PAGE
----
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How to raise a do-gooder

The invitations for the ballet-themed birthday party had scalloped edges, a decorative ribbon and a unique message: In lieu of gifts, the birthday girl requests that donations be made to the scholarship program at her ballet studio.

Paula Fernandez de los Muros worked with her daughter Paloma to turn her 6th birthday fete into a way to help others.

"I just want her to realize there are a lot of people in this world that need help,'' Fernandez de los Muros said.

Moms and dads often struggle with how to best instill compassion in their children and the importance of giving back. That's especially true for parents of elementary and middle school kids, for whom volunteering opportunities aren't as apparent.

But chances to teach by doing abound in South Florida, experts say. It may take a little creativity and perseverance to find the best opportunity for your family.

START EARLY

Expose kids to the idea of giving by getting them involved in small projects around the home, said Dr. Gary Lancelotta, coordinator of Pediatric Psychology for Baptist Health South Florida.

Have them clean out their closet once a year and give their clothes and old DVDs to children at an area hospital, he suggested. Or have your child accompany you while you pick up the mail for a neighbor who is sick, or out of town.

Parents can also do what Fernandez de los Muros did -- encourage a child to dedicate a birthday party to raising funds for those in need.

"I don't think it's ever too early to know that you are doing something for other people and are getting nothing in return except that you made that person's day,'' Lancelota said.

Kids naturally have an instinct to help, said Kathy Saulitis, senior director of Kids Care Clubs, a project of the national Points of Light Institute, which encourages volunteerism.

"Think about babies: They want to share their food with you. If somebody gets hurt, they cry, too,'' she said. Though kids won't be able to understand larger issues like poverty until elementary school, planting the idea about the importance of giving is important.

For parents who want to start their own project, at home or at school, the Points of Light Institute lists age-appropriate ideas on its website. For example, starting a litter patrol at school lunchtime is a good way to get elementary-age students engaged. Having them organize a schoolwide recycling program is beyond their ability.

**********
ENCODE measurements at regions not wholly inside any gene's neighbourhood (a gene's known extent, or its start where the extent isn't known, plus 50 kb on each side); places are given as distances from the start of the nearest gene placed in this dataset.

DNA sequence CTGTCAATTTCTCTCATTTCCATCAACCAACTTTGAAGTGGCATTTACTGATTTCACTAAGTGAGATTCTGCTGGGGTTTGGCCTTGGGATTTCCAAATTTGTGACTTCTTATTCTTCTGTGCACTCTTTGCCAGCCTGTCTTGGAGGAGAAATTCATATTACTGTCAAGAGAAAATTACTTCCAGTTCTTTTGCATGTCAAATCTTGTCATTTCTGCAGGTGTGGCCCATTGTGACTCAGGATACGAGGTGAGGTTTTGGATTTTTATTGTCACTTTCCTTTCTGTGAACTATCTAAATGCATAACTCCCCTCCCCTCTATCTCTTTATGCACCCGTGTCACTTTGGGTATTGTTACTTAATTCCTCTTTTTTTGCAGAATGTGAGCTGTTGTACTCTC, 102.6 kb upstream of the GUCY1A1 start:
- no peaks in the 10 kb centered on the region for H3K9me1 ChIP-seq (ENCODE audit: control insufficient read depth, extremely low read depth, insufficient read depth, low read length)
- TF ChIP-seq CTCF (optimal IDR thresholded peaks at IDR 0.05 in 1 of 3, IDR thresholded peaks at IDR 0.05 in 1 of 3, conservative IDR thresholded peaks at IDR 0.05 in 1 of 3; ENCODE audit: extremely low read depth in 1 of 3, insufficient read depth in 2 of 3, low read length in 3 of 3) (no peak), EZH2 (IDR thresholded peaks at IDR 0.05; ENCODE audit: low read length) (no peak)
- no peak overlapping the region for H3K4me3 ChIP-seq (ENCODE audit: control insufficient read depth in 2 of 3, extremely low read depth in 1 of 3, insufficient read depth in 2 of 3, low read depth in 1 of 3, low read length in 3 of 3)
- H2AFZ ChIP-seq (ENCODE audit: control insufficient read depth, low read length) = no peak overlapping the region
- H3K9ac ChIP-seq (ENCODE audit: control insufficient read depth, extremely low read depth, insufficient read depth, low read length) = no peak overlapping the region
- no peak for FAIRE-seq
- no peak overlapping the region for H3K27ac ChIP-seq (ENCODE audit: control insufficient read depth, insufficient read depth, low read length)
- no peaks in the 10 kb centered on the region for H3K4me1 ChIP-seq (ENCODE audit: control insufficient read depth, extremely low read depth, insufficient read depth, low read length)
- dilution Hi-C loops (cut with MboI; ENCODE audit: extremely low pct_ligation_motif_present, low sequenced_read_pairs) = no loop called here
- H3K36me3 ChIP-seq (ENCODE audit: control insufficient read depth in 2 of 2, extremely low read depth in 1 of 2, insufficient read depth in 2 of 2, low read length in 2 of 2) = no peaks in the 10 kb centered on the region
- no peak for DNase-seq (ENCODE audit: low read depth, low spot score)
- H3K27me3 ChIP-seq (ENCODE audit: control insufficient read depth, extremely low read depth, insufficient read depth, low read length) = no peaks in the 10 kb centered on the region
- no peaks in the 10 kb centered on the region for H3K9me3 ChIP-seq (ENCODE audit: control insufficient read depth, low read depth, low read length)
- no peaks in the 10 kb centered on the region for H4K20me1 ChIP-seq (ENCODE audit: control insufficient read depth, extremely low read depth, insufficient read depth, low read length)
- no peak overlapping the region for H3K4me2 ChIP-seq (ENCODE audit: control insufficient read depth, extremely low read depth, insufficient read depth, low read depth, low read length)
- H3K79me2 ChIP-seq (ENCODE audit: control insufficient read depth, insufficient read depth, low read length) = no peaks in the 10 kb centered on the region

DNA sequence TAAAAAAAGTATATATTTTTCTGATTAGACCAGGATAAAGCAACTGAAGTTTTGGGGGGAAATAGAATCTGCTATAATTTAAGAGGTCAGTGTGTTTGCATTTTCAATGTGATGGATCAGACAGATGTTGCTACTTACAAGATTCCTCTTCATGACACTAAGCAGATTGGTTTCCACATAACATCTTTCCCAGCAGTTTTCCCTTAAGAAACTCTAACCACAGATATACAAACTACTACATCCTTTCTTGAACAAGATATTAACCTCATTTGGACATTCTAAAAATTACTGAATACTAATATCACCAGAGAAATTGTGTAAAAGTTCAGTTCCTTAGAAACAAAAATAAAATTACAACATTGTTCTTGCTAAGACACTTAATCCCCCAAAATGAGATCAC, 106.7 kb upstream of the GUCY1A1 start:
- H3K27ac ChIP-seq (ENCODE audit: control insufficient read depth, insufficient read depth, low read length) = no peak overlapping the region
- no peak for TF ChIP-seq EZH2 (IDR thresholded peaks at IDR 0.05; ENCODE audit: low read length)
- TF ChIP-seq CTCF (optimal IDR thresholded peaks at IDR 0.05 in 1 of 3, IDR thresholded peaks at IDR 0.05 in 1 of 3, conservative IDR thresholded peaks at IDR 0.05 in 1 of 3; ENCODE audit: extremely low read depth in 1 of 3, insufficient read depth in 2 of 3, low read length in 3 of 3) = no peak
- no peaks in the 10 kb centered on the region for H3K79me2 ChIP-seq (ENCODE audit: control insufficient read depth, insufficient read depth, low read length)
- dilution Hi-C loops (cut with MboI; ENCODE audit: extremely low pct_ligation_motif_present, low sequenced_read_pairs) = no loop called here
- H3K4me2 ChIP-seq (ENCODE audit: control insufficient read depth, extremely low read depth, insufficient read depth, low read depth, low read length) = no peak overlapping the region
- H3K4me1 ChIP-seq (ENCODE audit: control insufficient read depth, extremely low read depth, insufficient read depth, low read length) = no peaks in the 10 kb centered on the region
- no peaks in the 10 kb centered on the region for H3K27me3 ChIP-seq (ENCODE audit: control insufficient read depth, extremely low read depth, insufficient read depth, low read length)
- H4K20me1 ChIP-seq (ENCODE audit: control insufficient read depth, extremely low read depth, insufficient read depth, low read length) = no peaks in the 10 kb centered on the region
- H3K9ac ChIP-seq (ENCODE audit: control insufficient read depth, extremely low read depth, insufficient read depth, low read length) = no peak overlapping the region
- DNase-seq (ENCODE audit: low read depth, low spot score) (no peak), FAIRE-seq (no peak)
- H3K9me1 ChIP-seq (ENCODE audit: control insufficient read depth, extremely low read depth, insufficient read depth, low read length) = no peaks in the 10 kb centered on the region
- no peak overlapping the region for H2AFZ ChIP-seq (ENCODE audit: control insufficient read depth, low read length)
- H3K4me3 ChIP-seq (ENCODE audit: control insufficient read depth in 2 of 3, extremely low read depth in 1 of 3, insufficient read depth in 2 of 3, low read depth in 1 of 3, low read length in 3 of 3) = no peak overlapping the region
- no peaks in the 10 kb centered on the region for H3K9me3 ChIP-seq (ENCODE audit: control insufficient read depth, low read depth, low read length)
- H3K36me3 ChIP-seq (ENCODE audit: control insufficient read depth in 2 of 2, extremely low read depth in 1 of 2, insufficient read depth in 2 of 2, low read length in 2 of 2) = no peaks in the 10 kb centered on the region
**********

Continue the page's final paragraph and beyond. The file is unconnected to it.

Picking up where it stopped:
Here's what happened when a group of fifth-graders at St. Philip's Episcopal School in Coral Gables got together: The boys were interested in running for Student Council, but there weren't enough positions available for all of them. So one mom suggest they form a club and do a volunteer project.

The 10 kids, who named their group the Boys With a Plan, voted to raise money for St. Alban's Child Enrichment Center in Coconut Grove, a Head Start preschool program. They collected goods for a garage sale and sold Valentine's Day bouquets at school -- raising a

total of $1,300. The boys then also went to St. Alban's to play with the students.

"I think they learned that they can make a difference, and that they can relate to these children that don't have the same advantages in life that they do,'' said Lucy Atherton, whose son Alec was involved. "It was a great lesson for them to learn. It wasn't just like asking to give pocket money to some unknown cause.''

Hands on Miami and Volunteer Broward offer one-day volunteer jobs for the whole family. Visit their websites and search under the term family-friendly.'' A one-day event may spark interest in a longer-term commitment.

Many agencies post age limits for kids accompanied by an adult. Bringing children younger than 6, Hands on Miami CEO Pat Morris says, means parents will likely spend more time chasing after their kids than actively participating.

CONSIDER CHILD'S INTERESTS

That's how 13-year-old Hannah Hobbs of Parkland got hooked on volunteering. When she needed to fulfill 20 hours of community service for an honor society at her middle school, Hannah looked for an opportunity to work with horses.